I was reading the Star Tribune today, which had a few budget related articles. One was related to the Gang of Six who is trying to get a bipartisan budget deal going. (Note: this is actually an NY Times article) They also mentioned the NY Times budget calculator from November. I played around with it for a while (here's my plan), which surprising to me required less tax increases than I thought I would have picked. One thing is clear to me after using the tool; something is wrong with Medicare. Admittedly, I have no knowledge of what the effect of the cuts or taxes I chose would beyond the numbers the Times gives. Obviously, it's also a very simplistic view of a complex issue. But it's good to give the public a taste of what those choices are like.
I decided to do a little research on this since I don't spend much time reading (or watching) the news. I downloaded Paul Ryan's (House Budget Committee) Path to Prosperity plan. I got through the summary before giving up. It reads like a campaign message, and spends most of the time attacking Obama. While I'm generally pro-Obama, I don't believe he is above criticism. However, I feel like the people in charge of our budget should spend a little more time doing their job rather than trying to keep their job (naive, huh?).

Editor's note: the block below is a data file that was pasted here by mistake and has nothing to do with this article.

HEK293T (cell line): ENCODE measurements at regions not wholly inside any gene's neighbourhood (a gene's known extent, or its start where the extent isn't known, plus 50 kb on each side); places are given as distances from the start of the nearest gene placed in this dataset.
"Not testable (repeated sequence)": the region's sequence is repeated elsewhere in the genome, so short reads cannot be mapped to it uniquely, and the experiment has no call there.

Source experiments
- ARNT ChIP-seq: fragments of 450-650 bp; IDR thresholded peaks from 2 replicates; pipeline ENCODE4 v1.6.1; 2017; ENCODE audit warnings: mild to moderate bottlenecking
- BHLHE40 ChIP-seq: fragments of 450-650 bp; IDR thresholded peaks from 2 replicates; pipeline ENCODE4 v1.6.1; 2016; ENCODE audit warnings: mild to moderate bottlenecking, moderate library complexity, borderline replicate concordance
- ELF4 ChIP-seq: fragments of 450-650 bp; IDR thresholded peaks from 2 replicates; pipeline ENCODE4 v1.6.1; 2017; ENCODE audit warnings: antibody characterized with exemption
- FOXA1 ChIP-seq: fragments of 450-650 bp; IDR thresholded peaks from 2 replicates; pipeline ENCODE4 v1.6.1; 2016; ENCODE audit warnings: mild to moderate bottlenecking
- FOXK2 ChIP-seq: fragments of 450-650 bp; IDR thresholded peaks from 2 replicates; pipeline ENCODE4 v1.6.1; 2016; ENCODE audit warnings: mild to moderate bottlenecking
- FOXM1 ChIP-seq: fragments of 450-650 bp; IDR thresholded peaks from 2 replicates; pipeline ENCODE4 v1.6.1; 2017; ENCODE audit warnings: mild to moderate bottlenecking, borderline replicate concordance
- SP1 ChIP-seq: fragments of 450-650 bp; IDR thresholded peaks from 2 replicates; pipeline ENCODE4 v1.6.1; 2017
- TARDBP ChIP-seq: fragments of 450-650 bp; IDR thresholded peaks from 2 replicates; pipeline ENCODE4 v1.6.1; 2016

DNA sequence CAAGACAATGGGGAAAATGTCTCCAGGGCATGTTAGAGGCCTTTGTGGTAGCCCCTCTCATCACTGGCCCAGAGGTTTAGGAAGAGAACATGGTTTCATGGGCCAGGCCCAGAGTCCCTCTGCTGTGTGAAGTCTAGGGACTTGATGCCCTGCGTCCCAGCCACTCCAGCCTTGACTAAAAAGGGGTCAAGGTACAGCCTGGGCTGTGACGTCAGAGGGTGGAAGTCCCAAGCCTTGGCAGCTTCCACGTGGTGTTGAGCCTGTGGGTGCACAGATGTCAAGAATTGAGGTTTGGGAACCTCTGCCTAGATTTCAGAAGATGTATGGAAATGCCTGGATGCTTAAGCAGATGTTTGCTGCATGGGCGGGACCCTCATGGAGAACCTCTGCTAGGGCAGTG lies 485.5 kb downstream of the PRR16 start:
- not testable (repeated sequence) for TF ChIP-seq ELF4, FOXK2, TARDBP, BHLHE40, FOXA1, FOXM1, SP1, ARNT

With that in my rear view mirror, I moved on to the Bowles-Simpson plan, from the Fiscal Commission (which contained four of the Gang of Six members) last fall. The preamble, with its promises of bipartisan compromise, has me happy already. I actually managed to finish this one, though a majority of it was over my head. The most important quote comes in the Preamble:
The problem is real. The solution will be painful. There is no easy way out. Everything must be on the table.
Interestingly, even though I only read the summary of Ryan's plan, there was some language that was shared between the two (note, Ryan was on the fiscal commission). I'm very much behind the spirit and framework of Bowles-Simpson, and wish we would just get on with it. It seems like a lot of the proposal was based on simplifying things (i.e. the tax code). While many tax breaks are meant to help middle America, they only benefit people who understand taxes or who can afford to pay someone who does. I certainly don't, though I'm not in a position where I really need to yet.
One of the things that is likely unpopular with the public is raising the Medicare and Social Security ages. Nobody wants to work longer (duh), but if we live longer we can't expect that money to rain out of the sky. There isn't really any fair way to cut those programs; everyone that has paid into those programs has a reasonable expectation to get something out of it when their time comes. But just because it's unpopular doesn't lessen the need for reform.
The general Republican stance of "no new taxes" is clearly not an option (same with the Democrats protection of all things spending). And importantly the "Gang of Six" that is working in the Senate to put together a true bipartisan plan (with compromise from both sides) seems like the closest thing to implementing the fiscal commission's recommendation. This NPR article has a good intro.
Here's to hoping they pull it off...